The second ground for skepticism is that religion has served to define the western idea of the secular, and remains deeply entangled with it. For critics, this is visible in three different ways. First, the secular state defines what religion is; religion is privatized as a faith whose object is the supernatural, and differentiates it from the natural and the rational which are the jurisdiction of the state. Such distinctions, however, only serve to shore up the arbitrary power that the state has to demarcate the sphere of its own sovereignty. Second, secular modernity is itself rooted in a distinctive Protestant anthropology, the ethos of which neatly maps onto a modern liberal subjectivity that encourages the individual to cultivate the autonomy and discipline required to relate to her beliefs and ends in the right way. Talal Asad and Saba Mahmood have shown, for instance, that liberal secularism requires individual belief—not communal observance, rituals or embodied piety—to be taken as the essence of religiosity. Third, the secular separation between a privatized, individualized sphere of religion and a public, social, rational sphere of politics has obscured the way in which the state, the nation, and the law operate as the modern sacred. The modern sovereign state is grounded in a distinctive political theology that mobilizes the structural categories of metaphysics and theology to bolster and consolidate the higher identity of secular citizenship. According to William Cavanaugh’s provocative thesis, the fact that Christianity is construed as a religion, whereas nationalism is not, ensures that the Christian’s public and lethal loyalty belongs to the nation-state. Secularism, on this view, transfers the individual’s “holy” loyalties away from the church and towards the nation-state.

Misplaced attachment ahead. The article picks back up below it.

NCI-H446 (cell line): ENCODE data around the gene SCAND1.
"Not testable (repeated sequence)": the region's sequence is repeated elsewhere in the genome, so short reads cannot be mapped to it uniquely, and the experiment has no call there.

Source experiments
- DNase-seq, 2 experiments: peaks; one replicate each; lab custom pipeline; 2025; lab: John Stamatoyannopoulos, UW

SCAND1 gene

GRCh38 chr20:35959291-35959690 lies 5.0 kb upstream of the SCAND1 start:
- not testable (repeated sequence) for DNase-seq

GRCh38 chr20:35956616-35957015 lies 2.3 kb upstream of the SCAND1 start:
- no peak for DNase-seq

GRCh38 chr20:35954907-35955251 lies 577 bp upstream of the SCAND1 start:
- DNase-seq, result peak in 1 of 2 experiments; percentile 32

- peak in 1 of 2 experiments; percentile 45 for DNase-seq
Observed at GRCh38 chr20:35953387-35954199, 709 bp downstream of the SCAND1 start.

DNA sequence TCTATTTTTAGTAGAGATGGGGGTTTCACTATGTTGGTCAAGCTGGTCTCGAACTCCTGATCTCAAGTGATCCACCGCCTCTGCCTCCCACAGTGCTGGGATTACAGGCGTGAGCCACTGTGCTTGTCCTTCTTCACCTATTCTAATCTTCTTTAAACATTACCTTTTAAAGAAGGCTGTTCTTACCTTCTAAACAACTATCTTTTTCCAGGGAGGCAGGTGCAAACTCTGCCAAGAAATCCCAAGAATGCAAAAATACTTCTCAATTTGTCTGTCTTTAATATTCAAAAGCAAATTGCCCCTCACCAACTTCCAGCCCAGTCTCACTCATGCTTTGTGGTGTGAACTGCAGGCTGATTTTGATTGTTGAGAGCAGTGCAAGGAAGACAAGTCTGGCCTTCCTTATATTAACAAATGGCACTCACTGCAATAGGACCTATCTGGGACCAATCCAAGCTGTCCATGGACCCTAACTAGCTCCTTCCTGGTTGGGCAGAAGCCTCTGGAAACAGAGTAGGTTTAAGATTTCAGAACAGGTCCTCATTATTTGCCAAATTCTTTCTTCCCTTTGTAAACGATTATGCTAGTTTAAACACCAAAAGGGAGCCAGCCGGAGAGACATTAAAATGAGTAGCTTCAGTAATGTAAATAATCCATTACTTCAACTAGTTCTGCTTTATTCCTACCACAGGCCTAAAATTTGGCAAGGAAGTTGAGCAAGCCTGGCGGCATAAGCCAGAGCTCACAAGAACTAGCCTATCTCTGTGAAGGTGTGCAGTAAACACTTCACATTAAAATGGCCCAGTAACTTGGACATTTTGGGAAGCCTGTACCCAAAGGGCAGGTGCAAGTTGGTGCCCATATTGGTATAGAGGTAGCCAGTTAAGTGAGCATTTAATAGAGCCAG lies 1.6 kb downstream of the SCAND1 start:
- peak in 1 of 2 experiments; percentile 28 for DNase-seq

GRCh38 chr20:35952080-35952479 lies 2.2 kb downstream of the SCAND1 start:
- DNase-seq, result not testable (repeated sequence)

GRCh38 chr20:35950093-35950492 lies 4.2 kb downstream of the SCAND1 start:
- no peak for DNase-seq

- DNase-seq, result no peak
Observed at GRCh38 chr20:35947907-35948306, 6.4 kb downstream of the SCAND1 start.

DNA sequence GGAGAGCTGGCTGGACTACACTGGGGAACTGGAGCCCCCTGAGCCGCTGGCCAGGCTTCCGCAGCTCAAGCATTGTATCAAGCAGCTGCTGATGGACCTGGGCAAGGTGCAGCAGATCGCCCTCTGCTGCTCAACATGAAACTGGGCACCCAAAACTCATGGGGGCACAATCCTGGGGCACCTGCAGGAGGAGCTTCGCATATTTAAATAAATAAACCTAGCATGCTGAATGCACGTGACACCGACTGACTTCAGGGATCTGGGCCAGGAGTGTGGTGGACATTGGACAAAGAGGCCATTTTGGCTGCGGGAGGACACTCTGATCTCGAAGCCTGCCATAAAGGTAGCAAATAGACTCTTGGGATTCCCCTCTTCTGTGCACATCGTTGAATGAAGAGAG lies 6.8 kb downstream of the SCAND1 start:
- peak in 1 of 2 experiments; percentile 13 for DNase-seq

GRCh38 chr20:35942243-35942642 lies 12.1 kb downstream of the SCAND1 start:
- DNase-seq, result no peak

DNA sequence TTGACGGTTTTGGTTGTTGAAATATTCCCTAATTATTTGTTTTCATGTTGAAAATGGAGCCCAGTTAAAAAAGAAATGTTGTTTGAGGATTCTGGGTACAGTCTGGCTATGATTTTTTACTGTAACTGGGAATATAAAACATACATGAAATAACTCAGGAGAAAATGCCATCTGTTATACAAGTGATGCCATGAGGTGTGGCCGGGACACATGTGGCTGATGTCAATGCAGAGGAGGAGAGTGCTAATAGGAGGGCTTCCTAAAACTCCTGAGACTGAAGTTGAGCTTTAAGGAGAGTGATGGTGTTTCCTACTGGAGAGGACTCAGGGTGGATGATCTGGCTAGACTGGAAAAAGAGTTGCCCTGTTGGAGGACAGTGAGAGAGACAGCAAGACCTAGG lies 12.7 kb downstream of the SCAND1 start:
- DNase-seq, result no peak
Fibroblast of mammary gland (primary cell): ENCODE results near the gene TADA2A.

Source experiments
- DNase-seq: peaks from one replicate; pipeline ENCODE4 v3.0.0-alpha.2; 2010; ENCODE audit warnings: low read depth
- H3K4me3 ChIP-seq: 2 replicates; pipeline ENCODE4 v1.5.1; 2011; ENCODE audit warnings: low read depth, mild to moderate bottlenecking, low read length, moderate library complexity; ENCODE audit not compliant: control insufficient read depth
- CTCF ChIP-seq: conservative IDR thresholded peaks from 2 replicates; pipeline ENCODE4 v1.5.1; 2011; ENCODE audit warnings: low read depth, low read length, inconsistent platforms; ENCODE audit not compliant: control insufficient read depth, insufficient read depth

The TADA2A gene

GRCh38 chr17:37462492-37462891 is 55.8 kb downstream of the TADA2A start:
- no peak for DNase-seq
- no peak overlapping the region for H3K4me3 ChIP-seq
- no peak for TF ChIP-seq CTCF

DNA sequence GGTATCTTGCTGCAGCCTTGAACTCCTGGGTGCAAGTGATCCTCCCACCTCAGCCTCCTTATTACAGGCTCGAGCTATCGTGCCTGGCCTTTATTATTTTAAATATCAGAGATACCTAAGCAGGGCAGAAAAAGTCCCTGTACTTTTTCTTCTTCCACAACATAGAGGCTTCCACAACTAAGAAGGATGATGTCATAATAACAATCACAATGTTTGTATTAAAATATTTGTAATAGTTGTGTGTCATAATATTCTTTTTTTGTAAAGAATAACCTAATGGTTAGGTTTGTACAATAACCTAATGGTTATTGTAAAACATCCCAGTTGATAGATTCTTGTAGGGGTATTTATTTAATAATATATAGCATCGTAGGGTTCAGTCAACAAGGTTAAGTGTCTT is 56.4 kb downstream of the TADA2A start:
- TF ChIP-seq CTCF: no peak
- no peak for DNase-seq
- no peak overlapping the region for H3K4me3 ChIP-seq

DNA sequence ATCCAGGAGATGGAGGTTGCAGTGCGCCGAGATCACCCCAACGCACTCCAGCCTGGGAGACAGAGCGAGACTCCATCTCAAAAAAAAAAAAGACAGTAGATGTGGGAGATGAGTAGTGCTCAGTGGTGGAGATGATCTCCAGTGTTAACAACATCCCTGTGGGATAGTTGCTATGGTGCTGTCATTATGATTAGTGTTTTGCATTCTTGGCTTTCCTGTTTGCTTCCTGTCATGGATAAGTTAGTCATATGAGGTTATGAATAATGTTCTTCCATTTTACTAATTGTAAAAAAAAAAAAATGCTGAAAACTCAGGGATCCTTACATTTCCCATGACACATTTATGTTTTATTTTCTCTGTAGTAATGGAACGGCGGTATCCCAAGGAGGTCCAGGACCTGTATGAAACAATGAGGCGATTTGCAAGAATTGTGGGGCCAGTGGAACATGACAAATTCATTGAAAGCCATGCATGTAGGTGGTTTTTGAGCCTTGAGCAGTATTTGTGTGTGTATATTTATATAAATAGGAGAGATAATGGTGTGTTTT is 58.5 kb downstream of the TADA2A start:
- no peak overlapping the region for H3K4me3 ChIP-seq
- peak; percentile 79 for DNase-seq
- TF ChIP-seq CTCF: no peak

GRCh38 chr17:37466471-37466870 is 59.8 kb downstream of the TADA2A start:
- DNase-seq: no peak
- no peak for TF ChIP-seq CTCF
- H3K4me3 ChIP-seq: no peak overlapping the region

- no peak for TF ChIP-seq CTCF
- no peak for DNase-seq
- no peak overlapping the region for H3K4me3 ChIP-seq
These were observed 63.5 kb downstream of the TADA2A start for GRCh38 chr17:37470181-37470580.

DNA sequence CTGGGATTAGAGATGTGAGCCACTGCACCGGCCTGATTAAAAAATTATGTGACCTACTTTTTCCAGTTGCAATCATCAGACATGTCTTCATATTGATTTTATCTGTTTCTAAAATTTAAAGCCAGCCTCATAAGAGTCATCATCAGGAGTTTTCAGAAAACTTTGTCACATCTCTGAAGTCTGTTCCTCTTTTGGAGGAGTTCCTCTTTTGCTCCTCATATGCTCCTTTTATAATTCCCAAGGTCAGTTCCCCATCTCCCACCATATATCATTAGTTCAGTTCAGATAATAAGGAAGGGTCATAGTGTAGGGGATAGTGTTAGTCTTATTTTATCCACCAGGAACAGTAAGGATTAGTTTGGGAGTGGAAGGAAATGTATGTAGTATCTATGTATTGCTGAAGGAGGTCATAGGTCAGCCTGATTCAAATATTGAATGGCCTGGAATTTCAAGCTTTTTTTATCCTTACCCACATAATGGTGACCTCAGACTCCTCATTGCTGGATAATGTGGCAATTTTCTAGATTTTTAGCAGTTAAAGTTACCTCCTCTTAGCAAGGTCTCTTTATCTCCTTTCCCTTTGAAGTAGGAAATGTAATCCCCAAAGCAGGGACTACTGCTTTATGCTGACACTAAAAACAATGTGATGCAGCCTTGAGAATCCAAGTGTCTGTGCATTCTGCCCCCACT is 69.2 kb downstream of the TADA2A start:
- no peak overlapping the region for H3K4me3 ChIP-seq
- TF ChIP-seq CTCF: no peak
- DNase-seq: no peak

Even this cursory summary of this first approach is, I hope, sufficient to convey the force and depth of the critique of religion. If religion is a western concept that has been used to shore up the authority of the colonial and sovereign state, through shifting, arbitrary demarcations between “religion” tradition, culture, reason, and the nation, then scholars should be wary of treating it as a stable, coherent object of academic study.
The implications of the first approach have been resisted in many quarters. Here I focus on two objections—which, for ease of presentation, I call the “anthropological” and the “normative” objection. (Note that no assumption is made about the actual disciplinary location of scholars. Much of the interesting work done in anthropology, sociology, and religious studies departments, for example, draws on both the first and the second approach).